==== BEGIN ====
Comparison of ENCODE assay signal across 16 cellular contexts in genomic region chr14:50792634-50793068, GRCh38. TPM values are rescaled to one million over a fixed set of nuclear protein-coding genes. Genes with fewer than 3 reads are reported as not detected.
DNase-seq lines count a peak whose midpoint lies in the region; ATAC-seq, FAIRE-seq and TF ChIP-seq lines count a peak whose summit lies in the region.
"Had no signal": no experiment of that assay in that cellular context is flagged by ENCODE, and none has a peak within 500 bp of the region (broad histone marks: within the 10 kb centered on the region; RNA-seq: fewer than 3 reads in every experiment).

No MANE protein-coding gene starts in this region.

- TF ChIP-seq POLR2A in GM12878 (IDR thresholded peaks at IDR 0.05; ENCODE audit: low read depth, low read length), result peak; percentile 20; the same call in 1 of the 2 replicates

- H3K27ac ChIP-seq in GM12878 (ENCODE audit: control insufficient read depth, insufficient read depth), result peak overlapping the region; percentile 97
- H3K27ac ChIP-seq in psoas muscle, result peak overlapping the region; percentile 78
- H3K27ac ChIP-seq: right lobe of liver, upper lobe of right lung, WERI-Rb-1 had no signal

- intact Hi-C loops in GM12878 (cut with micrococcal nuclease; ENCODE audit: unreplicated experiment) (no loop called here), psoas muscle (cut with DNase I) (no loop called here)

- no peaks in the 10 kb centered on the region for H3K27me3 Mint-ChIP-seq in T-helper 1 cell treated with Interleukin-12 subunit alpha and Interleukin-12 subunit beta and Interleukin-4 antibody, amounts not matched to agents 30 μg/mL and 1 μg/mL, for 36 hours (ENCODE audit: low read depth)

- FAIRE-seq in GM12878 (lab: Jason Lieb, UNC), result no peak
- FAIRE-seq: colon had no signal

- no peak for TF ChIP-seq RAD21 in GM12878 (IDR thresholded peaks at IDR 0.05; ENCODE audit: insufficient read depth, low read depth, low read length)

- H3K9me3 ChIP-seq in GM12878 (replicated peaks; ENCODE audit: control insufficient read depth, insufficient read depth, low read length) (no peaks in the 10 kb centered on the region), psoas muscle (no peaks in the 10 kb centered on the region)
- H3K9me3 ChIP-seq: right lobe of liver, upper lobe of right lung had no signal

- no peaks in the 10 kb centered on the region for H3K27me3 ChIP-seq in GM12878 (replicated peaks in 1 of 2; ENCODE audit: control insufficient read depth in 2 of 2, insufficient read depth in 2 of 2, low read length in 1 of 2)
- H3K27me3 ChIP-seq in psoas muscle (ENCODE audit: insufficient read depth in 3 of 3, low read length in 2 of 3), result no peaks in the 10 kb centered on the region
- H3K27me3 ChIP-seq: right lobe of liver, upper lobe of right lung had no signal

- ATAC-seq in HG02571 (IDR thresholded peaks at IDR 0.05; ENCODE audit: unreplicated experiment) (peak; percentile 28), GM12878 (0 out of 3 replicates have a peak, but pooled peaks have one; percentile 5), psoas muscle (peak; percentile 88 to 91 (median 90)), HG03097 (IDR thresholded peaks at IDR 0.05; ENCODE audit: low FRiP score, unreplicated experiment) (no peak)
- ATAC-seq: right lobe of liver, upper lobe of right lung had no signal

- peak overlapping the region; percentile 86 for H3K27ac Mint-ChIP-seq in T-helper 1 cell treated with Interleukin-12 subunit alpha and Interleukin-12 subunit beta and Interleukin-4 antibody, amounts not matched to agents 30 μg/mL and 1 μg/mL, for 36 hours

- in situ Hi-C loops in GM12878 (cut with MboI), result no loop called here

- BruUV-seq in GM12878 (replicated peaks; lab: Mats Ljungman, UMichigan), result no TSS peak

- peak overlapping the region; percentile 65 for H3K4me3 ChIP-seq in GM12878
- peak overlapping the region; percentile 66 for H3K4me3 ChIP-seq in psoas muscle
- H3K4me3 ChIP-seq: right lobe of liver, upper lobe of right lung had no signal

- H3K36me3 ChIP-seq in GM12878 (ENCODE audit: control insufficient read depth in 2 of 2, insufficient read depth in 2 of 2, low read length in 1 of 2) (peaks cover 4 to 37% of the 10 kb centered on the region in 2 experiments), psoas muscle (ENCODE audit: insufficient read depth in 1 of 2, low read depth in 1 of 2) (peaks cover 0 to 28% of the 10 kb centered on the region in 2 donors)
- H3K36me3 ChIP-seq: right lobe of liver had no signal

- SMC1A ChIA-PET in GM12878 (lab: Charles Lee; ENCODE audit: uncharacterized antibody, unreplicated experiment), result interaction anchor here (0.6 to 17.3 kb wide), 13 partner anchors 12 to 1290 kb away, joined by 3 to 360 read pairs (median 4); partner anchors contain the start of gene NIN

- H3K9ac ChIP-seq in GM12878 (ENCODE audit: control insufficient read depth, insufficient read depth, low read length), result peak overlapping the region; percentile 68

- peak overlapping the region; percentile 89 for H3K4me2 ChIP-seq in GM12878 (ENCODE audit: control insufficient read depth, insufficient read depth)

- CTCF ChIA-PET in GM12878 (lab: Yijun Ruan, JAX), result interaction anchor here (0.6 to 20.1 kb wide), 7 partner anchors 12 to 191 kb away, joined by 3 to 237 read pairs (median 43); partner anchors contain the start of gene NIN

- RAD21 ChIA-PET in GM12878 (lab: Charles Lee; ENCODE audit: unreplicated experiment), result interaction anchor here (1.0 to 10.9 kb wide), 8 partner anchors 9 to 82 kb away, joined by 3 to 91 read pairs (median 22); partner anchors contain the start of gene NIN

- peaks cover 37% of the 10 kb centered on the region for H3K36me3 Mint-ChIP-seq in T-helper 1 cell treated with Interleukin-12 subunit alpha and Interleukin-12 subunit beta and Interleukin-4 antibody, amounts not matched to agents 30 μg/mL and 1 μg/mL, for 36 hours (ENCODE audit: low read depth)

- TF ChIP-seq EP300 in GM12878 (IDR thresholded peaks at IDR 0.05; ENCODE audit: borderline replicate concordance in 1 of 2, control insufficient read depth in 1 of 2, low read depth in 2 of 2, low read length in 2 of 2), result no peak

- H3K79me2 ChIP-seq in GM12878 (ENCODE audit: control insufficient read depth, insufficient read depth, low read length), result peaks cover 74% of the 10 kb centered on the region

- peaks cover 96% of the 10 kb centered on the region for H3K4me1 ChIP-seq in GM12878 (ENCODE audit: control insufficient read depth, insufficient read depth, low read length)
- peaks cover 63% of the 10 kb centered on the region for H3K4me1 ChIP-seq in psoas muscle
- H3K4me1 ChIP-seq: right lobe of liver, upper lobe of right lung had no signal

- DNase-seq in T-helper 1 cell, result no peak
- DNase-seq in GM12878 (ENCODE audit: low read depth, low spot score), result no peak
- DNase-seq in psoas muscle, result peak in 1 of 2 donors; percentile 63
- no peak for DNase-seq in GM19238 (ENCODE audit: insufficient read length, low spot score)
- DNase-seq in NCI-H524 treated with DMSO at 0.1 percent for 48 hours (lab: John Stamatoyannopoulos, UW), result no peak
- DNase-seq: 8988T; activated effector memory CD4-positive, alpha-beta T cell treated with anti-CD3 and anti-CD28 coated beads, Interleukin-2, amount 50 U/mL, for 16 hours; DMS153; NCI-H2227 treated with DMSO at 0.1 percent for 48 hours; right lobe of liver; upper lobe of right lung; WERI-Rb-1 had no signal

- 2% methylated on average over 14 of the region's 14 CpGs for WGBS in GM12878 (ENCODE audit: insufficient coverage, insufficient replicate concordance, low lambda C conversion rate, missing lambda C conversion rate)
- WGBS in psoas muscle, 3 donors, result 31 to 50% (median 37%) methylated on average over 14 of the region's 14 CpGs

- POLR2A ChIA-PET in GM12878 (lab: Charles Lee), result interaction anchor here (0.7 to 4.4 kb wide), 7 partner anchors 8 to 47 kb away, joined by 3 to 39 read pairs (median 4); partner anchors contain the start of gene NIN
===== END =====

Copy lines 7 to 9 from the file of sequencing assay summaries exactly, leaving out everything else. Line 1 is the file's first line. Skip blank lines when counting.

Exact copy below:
- H3K27ac ChIP-seq in psoas muscle, result peak overlapping the region; percentile 78
- H3K27ac ChIP-seq: right lobe of liver, upper lobe of right lung, WERI-Rb-1 had no signal

- intact Hi-C loops in GM12878 (cut with micrococcal nuclease; ENCODE audit: unreplicated experiment) (no loop called here), psoas muscle (cut with DNase I) (no loop called here)